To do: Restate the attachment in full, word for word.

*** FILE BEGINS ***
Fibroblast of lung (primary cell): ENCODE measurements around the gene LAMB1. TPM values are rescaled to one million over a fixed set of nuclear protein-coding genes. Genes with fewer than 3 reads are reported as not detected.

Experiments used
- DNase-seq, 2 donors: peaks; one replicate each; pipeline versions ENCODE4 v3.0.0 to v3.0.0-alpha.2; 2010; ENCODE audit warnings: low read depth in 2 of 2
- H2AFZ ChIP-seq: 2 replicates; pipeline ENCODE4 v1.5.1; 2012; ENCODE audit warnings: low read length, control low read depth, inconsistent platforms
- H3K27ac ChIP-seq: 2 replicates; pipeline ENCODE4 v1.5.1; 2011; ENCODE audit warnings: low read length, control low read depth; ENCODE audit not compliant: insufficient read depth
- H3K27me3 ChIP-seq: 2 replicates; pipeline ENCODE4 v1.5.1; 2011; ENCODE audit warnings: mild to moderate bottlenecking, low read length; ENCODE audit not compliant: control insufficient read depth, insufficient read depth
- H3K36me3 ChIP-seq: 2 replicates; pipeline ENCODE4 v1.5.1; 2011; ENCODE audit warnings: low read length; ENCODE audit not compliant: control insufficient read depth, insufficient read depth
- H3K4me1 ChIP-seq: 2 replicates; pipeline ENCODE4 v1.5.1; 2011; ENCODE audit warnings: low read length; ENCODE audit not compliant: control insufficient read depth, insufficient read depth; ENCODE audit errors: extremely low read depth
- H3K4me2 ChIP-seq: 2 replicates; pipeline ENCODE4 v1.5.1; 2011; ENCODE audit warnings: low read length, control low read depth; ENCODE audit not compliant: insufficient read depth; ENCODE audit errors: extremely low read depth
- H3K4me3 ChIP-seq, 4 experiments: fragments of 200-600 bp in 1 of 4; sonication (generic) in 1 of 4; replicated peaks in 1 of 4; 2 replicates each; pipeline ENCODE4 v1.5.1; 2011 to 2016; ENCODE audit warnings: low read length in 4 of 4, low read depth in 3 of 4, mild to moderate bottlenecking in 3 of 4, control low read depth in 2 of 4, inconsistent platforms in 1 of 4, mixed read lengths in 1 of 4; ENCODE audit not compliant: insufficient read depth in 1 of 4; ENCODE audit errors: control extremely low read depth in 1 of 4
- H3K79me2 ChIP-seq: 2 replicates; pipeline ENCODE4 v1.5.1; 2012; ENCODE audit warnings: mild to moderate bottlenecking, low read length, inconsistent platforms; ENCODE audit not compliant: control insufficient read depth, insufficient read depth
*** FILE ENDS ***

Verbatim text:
Fibroblast of lung (primary cell): ENCODE measurements around the gene LAMB1. TPM values are rescaled to one million over a fixed set of nuclear protein-coding genes. Genes with fewer than 3 reads are reported as not detected.

Experiments used
- DNase-seq, 2 donors: peaks; one replicate each; pipeline versions ENCODE4 v3.0.0 to v3.0.0-alpha.2; 2010; ENCODE audit warnings: low read depth in 2 of 2
- H2AFZ ChIP-seq: 2 replicates; pipeline ENCODE4 v1.5.1; 2012; ENCODE audit warnings: low read length, control low read depth, inconsistent platforms
- H3K27ac ChIP-seq: 2 replicates; pipeline ENCODE4 v1.5.1; 2011; ENCODE audit warnings: low read length, control low read depth; ENCODE audit not compliant: insufficient read depth
- H3K27me3 ChIP-seq: 2 replicates; pipeline ENCODE4 v1.5.1; 2011; ENCODE audit warnings: mild to moderate bottlenecking, low read length; ENCODE audit not compliant: control insufficient read depth, insufficient read depth
- H3K36me3 ChIP-seq: 2 replicates; pipeline ENCODE4 v1.5.1; 2011; ENCODE audit warnings: low read length; ENCODE audit not compliant: control insufficient read depth, insufficient read depth
- H3K4me1 ChIP-seq: 2 replicates; pipeline ENCODE4 v1.5.1; 2011; ENCODE audit warnings: low read length; ENCODE audit not compliant: control insufficient read depth, insufficient read depth; ENCODE audit errors: extremely low read depth
- H3K4me2 ChIP-seq: 2 replicates; pipeline ENCODE4 v1.5.1; 2011; ENCODE audit warnings: low read length, control low read depth; ENCODE audit not compliant: insufficient read depth; ENCODE audit errors: extremely low read depth
- H3K4me3 ChIP-seq, 4 experiments: fragments of 200-600 bp in 1 of 4; sonication (generic) in 1 of 4; replicated peaks in 1 of 4; 2 replicates each; pipeline ENCODE4 v1.5.1; 2011 to 2016; ENCODE audit warnings: low read length in 4 of 4, low read depth in 3 of 4, mild to moderate bottlenecking in 3 of 4, control low read depth in 2 of 4, inconsistent platforms in 1 of 4, mixed read lengths in 1 of 4; ENCODE audit not compliant: insufficient read depth in 1 of 4; ENCODE audit errors: control extremely low read depth in 1 of 4
- H3K79me2 ChIP-seq: 2 replicates; pipeline ENCODE4 v1.5.1; 2012; ENCODE audit warnings: mild to moderate bottlenecking, low read length, inconsistent platforms; ENCODE audit not compliant: control insufficient read depth, insufficient read depth